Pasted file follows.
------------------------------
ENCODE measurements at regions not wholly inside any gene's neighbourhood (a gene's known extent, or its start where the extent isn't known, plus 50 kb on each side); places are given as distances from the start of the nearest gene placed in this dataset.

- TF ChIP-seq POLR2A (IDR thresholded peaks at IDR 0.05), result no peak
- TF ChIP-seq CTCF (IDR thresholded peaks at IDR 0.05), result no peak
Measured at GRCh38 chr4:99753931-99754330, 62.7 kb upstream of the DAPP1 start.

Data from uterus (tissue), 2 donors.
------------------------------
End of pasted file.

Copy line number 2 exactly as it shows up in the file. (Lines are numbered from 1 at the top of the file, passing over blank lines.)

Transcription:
- TF ChIP-seq POLR2A (IDR thresholded peaks at IDR 0.05), result no peak